Despite Monday's holiday, the fourth-quarter earnings season enters its busiest phase in the coming week. If the CEOs of major corporations continue to bad-mouth 2002 the way
and others did last week, stocks could be in danger of more setbacks, analysts said.
While economic data, including last week's initial jobless claims, manufacturing and consumer data, are starting to paint a more
promising picture, they haven't been enough for stock investors who have been increasingly fixated on earnings news.
"We're seeing numbers showing the economy is stabilizing, but investors bid up stocks in November and December because they expected improvement," said Peter Boockvar, market strategist at Miller Tabak. It will take strength in several more key economic reports to convince the market that improvement is actually at hand, and next week's data lineup is anemic, he said.
"The bias for this week is earnings jitters," he said.
The market is closed Monday for Martin Luther King Jr. Day, but over the next four days some 30% of the
, or 150 companies, will report earnings. Last week, by comparison, 113 companies reported. "Next week is the peak week for sure, and then it backs down a bit," said Tom O'Keefe of earnings tracker and research house Thomson Financial/First Call.
Major tech companies on
next week's reporting calendar include
. Outside of tech, some of the big players reporting are
Bank of America
The start of fourth-quarter earnings season has brought the first pause to the rally that began Sept. 21. Despite a few one-day pops, the major indices have ended lower for two straight weeks on worries that economic recovery won't come as quickly as investors had hoped.
Last week Microsoft warned that it didn't see robust growth returning to the world economy or the PC business. United Technologies reaffirmed its earnings targets for 2002 but said it doesn't expect economic recovery in the first half.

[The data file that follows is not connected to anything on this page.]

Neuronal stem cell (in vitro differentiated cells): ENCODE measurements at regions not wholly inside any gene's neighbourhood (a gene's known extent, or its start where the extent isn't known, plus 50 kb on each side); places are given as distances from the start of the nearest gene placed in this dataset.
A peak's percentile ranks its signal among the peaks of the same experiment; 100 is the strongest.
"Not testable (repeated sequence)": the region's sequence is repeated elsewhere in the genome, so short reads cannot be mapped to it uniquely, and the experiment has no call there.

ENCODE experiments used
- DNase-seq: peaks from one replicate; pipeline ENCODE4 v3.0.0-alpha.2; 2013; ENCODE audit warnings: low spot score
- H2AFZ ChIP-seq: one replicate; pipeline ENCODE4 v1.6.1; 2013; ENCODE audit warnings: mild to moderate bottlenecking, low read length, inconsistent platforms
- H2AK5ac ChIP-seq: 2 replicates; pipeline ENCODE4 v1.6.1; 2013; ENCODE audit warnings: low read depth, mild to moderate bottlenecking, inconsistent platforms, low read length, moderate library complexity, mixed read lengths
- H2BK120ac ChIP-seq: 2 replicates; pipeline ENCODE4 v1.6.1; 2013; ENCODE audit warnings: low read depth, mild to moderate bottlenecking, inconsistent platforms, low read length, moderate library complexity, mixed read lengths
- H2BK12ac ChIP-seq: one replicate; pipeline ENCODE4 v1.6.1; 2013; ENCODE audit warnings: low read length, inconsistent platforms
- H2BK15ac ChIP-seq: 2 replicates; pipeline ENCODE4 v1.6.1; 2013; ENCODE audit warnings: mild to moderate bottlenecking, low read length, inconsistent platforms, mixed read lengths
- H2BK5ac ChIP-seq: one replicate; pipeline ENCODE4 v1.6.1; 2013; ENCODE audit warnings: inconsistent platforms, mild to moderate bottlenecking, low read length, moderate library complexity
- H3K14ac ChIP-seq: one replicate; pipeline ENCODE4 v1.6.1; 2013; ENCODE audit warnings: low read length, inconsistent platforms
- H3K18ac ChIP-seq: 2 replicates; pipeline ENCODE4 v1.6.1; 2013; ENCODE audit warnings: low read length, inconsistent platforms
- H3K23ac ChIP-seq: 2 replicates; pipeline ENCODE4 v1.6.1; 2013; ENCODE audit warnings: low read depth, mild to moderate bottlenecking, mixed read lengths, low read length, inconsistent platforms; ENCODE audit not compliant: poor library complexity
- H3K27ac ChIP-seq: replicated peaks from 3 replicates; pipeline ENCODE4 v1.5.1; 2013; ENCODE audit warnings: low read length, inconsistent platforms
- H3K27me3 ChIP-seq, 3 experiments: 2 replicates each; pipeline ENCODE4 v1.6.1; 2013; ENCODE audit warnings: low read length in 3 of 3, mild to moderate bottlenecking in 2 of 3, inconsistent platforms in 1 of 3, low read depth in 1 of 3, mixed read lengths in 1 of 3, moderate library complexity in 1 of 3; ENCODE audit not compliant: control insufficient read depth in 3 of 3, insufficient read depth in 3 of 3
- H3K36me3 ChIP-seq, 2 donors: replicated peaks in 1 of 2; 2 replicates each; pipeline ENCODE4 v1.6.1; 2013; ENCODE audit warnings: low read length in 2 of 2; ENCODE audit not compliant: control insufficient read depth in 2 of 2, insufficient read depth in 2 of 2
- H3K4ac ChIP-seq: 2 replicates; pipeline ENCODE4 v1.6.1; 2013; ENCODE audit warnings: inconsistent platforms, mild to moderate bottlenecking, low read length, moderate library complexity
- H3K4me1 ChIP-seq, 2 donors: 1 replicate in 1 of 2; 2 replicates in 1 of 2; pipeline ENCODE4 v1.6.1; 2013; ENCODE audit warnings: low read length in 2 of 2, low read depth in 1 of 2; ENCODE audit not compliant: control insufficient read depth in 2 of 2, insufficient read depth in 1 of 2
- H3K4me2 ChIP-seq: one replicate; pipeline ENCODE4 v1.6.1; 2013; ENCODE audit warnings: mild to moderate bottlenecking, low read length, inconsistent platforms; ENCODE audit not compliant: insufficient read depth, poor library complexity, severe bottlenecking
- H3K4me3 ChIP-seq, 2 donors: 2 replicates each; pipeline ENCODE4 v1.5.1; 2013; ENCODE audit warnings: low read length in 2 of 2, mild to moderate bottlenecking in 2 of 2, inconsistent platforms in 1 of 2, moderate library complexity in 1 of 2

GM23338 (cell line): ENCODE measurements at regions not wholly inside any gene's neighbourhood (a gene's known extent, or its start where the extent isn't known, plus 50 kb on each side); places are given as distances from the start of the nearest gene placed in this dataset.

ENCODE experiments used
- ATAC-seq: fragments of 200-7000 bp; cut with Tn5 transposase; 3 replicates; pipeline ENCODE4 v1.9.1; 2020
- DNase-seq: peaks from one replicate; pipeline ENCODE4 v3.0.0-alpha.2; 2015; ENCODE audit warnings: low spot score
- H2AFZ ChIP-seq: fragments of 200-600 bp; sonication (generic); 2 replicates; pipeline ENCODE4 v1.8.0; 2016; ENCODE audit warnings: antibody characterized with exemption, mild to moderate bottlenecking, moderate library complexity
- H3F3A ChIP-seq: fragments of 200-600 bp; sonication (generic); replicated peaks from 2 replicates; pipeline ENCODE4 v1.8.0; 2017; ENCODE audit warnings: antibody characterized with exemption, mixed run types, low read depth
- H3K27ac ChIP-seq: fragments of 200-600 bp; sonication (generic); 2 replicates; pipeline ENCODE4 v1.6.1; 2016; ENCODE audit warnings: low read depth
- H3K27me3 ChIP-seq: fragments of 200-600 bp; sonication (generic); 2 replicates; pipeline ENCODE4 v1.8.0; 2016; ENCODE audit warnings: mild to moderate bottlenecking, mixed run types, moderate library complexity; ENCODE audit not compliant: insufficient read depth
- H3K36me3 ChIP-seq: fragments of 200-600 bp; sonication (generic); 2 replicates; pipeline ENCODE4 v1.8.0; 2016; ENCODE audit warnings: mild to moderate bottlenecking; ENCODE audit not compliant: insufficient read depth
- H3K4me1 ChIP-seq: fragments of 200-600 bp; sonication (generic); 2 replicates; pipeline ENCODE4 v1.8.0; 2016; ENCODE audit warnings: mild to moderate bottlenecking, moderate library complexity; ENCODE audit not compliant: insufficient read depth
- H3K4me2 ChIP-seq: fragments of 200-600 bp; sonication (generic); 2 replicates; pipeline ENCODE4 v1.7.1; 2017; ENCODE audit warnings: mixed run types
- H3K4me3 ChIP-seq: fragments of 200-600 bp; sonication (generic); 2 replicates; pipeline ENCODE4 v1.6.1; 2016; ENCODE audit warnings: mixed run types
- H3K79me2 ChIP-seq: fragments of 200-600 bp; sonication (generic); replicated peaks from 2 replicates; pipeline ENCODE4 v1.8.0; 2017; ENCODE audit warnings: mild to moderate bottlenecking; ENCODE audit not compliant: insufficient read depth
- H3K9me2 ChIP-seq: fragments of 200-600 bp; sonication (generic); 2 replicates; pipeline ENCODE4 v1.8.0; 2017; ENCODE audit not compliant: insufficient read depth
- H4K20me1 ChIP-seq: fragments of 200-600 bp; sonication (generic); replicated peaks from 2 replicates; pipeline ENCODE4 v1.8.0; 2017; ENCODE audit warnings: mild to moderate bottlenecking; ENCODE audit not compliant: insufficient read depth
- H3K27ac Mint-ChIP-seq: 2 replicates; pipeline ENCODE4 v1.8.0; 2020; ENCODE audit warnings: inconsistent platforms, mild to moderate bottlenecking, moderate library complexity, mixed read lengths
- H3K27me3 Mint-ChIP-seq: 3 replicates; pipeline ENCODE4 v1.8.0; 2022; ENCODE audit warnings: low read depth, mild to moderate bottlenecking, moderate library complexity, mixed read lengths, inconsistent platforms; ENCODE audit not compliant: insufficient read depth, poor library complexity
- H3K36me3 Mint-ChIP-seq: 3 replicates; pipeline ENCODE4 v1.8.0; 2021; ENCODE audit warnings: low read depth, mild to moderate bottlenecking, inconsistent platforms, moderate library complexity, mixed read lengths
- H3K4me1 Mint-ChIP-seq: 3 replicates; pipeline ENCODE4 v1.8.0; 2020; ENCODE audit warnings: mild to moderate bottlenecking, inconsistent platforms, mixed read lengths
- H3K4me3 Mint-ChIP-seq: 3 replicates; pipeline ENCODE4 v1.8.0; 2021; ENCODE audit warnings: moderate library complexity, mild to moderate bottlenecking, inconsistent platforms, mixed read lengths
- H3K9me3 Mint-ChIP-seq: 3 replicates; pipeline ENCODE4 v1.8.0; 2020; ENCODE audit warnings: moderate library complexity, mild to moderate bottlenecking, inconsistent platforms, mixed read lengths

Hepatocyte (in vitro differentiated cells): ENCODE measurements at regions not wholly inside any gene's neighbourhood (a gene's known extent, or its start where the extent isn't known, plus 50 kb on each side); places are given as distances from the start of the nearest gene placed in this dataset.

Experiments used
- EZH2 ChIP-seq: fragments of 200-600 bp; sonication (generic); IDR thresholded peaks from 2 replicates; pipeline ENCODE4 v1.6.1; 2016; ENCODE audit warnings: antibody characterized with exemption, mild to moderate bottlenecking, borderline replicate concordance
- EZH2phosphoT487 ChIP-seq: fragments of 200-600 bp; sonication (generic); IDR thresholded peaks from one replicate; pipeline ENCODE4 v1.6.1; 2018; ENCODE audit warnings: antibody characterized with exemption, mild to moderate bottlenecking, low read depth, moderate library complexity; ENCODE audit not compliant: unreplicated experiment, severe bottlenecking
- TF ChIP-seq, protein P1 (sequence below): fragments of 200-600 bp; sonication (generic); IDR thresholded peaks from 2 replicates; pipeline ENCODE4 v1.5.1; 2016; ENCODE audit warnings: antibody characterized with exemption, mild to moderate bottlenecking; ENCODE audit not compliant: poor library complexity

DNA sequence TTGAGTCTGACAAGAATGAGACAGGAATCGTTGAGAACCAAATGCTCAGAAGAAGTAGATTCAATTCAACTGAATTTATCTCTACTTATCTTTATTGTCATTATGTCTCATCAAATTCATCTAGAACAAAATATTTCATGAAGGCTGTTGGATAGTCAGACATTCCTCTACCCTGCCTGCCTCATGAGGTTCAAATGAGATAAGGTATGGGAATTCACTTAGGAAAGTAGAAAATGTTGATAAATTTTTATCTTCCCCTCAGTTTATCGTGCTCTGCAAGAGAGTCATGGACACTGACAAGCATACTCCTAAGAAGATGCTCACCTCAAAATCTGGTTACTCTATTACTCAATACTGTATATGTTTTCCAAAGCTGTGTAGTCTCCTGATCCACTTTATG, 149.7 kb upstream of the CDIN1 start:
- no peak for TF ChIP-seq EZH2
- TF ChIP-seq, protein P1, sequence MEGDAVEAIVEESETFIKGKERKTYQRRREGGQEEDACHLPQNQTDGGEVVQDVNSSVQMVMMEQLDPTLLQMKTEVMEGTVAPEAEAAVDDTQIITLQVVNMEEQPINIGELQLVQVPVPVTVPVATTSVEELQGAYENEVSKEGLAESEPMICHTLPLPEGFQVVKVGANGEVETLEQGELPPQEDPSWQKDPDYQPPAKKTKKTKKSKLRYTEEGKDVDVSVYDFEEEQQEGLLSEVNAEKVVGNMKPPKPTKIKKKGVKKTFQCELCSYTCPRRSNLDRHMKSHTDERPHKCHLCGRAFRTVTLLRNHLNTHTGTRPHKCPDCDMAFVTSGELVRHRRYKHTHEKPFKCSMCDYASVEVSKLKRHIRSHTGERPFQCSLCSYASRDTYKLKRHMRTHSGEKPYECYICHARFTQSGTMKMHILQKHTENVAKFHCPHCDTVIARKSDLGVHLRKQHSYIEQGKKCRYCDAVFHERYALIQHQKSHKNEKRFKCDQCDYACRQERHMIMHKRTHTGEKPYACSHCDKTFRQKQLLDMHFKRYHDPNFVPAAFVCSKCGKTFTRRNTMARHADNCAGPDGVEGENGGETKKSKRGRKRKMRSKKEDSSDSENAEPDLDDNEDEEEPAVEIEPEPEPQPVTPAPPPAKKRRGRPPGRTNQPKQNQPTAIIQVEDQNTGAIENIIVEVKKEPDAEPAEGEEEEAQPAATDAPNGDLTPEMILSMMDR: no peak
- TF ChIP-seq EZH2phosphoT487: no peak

said sales haven't bottomed yet. And
warned it was slashing capital spending for 2002.
Wall Street is now expecting an 8.1% decline in S&P 500 earnings in the first quarter, compared with expectations for a 6.2% decline at the beginning of the year. Back in October, analysts were betting on 3.5% growth, said Tom O'Keefe.
Some companies have been more upbeat about 2002, including
, software outfit
. But for the most part, caution and pessimism have prevailed.
Since Jan. 4, the
Dow Jones Industrial Average has fallen 4.8%, the
S&P 500 is off 3.8% and the
Nasdaq Composite Index shed 6.3%.
The biggest nonearnings event on next week's calendar is probably
Federal Reserve Chairman Alan Greenspan's testimony Thursday before the Senate Budget Committee, as investors look for clues to his interest rate plans. After 11 rate cuts last year, the Fed's policy-making board meets on Jan. 29 and 30 to decide whether another one is in order.
two weeks ago that he was quite concerned about downside risk, and became convinced that he was going to
cut interest rates again. As good economic news has come out, they've tempered expectations," said Glassman.
Next week's data lineup includes initial jobless claims and existing home sales for December, both due Thursday. But that's small potatoes compared with the following week, when December durable goods orders, the Chicago Purchasing Manager's Index, advance estimates of fourth-quarter GDP and the January jobs report are released.
The weekly jobless claims numbers have become an important gauge of recovery, however, and have been the most consistently rosy of the economic reports. New claims peaked in October but have been falling since then. Meanwhile, investors may look for some clarification in this week's numbers as to how much seasonal factors skewed last week's decline. Economists are expecting claims for the week ended Jan. 19 to rise to 400,000 from 384,000 the previous week.
But existing home sales for December probably won't hold any surprises. "People are sensing that housing is good. Home mortgage applications are on the high side. Maybe weather has been a real positive, but there is no sign of real trouble there," said Glassman. Consensus forecasts call for a drop to 5.16 million units, down from 5.21 million in November.